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December 26, 2013 Issue

Legislators listen and share their agendas
Fugitive sex offender caught in the Louisville area
Chlorine plant looking at Wadley

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Legislators listen and share their agendas

By Parish Howard
Editor/Publisher

Last week, over a full country breakfast, three area legislators shared their takes on the biggest issues coming through their branches of government.

During the Jefferson County Chamber of Commerce’s annual legislative breakfast hosted by Jefferson Energy, area officials and business leaders were able to bend the ears of State Sen. Jesse Stone, Rep. Mack Jackson and recently elected Rep. Brian Prince.

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“I always look forward to driving through Jefferson County,” Stone said. “It’s such a beautiful area and y’all have done so much hard work to make it that way: all the streetscape projects, the Bartow community is a treasure, the new municipal building in Wadley. Y’all are on the move and moving in the right direction.”

Stone went on to talk about the legislature’s recent work to make Georgia an inviting place to do business. He reported that this month’s edition of Site Selection magazine has rated Georgia as the number one state in the country to do business.

Rep. Jackson went on to talk about the different major manufacturing plants that have located in the state in recent years as well as the plans to deepen the Savannah harbor.

“This type of thing doesn’t just happen overnight,” Stone said. “It’s the work of conscious, steady progress and good policy decisions along the way. I think we’ll see more industry coming down in our part of the state.”

He said he would love to see more projects like Pyramax in Jefferson County.

Stone said that he expects the legislature to have a relatively short session as they are working to bring the state election cycle in line with the federal cycle.

In the first half of the session, he said a lot of bills were passed.

“Going into this next session we’re probably going to do some tweaking,” Stone said, of the bills already introduced.

Between sessions, study committees have been looking into other areas. Stone has himself served on three of those committees, one on mental health accessibility, another on expungement of criminal records for time served and the final involved listening to educators on how to imrpove public education in Georgia.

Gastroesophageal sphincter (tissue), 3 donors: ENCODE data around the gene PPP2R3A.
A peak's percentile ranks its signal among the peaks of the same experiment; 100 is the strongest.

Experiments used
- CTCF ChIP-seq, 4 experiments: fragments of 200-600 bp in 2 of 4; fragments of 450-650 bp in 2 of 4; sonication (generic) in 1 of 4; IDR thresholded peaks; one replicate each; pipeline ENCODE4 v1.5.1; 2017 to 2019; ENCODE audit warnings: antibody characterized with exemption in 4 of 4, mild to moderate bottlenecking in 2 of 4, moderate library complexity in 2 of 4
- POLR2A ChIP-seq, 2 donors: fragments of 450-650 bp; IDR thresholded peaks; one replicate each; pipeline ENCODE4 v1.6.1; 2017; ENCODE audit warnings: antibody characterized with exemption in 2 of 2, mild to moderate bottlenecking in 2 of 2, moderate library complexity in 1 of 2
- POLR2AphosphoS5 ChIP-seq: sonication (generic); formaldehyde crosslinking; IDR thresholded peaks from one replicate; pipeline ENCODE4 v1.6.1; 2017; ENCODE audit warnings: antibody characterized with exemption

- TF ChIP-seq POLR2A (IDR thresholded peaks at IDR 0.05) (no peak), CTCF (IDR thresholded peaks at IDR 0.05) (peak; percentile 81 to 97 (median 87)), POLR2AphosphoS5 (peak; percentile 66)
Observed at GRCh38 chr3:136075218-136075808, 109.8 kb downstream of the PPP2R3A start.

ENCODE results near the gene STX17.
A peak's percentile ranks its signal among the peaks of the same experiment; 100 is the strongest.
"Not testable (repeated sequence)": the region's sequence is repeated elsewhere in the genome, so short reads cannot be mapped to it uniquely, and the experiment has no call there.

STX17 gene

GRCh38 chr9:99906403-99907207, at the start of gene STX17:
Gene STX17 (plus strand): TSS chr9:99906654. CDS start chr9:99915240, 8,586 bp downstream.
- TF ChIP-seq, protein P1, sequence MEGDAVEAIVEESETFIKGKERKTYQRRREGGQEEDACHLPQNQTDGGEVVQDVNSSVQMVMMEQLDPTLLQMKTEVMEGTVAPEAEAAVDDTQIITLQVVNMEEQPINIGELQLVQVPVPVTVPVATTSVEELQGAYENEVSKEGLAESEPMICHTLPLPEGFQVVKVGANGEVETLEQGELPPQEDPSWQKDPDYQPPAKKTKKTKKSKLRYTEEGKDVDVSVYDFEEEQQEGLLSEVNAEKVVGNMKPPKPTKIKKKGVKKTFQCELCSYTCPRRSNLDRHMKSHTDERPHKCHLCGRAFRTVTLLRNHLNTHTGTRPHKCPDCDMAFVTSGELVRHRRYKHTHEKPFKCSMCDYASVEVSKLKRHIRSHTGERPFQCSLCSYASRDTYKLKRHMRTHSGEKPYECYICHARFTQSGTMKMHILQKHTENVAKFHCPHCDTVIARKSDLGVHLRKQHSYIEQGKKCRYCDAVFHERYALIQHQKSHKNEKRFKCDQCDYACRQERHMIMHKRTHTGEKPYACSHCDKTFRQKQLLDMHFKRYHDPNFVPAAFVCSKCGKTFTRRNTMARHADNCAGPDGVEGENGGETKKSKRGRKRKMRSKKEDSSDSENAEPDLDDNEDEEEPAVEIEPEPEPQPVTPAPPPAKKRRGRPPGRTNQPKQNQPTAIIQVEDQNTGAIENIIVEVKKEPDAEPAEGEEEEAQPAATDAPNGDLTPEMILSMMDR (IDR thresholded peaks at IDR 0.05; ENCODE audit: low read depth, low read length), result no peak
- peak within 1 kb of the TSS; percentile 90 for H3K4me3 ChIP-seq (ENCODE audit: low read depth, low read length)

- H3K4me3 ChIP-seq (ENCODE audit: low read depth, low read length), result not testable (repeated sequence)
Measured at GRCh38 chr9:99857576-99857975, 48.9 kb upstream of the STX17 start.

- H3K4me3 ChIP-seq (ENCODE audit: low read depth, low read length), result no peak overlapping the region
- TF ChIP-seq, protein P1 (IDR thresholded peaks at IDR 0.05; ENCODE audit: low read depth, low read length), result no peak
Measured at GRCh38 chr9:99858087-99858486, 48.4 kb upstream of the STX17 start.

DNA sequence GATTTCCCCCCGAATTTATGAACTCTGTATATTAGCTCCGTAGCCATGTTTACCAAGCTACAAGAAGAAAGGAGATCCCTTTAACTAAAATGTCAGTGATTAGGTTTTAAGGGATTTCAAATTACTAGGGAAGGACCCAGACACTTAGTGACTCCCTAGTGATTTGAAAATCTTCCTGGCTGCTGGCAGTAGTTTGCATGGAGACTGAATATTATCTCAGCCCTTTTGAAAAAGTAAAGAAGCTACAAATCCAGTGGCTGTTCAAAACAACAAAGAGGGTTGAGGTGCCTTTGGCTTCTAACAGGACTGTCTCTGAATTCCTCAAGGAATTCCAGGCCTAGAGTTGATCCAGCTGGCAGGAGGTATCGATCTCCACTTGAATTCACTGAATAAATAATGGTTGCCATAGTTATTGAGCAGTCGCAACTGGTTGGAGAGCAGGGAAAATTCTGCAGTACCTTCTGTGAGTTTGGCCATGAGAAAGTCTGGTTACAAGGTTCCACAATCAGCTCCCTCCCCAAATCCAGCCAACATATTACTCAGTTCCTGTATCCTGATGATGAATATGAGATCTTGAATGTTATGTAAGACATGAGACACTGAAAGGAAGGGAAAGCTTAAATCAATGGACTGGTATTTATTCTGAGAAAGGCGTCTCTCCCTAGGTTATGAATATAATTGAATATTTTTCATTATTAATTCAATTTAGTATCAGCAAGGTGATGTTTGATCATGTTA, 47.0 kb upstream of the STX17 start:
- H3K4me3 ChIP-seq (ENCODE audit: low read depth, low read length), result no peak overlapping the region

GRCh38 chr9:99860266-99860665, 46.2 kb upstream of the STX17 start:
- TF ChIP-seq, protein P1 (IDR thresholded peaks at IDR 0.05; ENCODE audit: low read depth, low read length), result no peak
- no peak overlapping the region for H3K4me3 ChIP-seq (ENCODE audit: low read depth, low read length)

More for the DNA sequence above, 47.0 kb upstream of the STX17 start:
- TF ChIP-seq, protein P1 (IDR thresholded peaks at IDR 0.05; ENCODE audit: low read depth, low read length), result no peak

“What we’re hearing from the teachers is that we need to stay the course and not make any major changes anytime soon as to how we set our standards in the public system,” Stone said. “We’re hearing teachers want to give the Common Core a chance, maybe later we can go back to the drawing board. But what they don’t want to do is change in the middle of the stream.”

“Funding for education is critical,” Stone said. “Education takes up about half of our budget….It takes all of our income tax to support public education. Georgia has had huge budget cuts in the last five years because of the recession. There was no way to avoid these. Our state revenues today are about the same as they were before 2007, but at the same time Georgia’s population has grown by half a million.”

He said that with growing revenues this year, there is a lot of pressure to better fund education and he thinks we will see that.

“A number of the rural schools in my area are telling us that they may not be able to hang on much longer and so we are looking closely at the needs of the smaller systems,” Stone said.

“The number one thing I heard from the speaker is that the budget will be number one,” Jackson said. “It’s going to be the budget, the budget, the budget that we’ll be working on. Fortunately revenues have been up, but that doesn’t mean there’s going to be a lot of spending. There’ll be more cuts.”

Jackson said he also expects an expansion on the concealed weapons bill that it probably will not have the college carry portion in it.

He also knows of a bill to see that landowners are repaid for stolen timber.

The car tag tax will be reviewed again as well as discussions regarding telecommunications towers inside of the cities.

Jackson said he served on a listening committee focusing on how government regulations may be hindering small business growth in Georgia.

“There’s nothing we can do about federal regulations, but if they are the state’s, we want to be able to decrease those because small businesses are the backbone of our economy and we want them to be able to grow,” Jackson said.

Rep. Prince, who was just elected in a runoff earlier this month, will take office in January.

He said that he plans to work on making the economy better by focusing on brining more business to the area, partly by supporting education here.

“My focus will be on workforce development,” Prince said. “To bring more businesses here we have to have a workforce ready to take those jobs.”

At the end of the program area residents took directed questions to the legislators that dealt directly with local issues.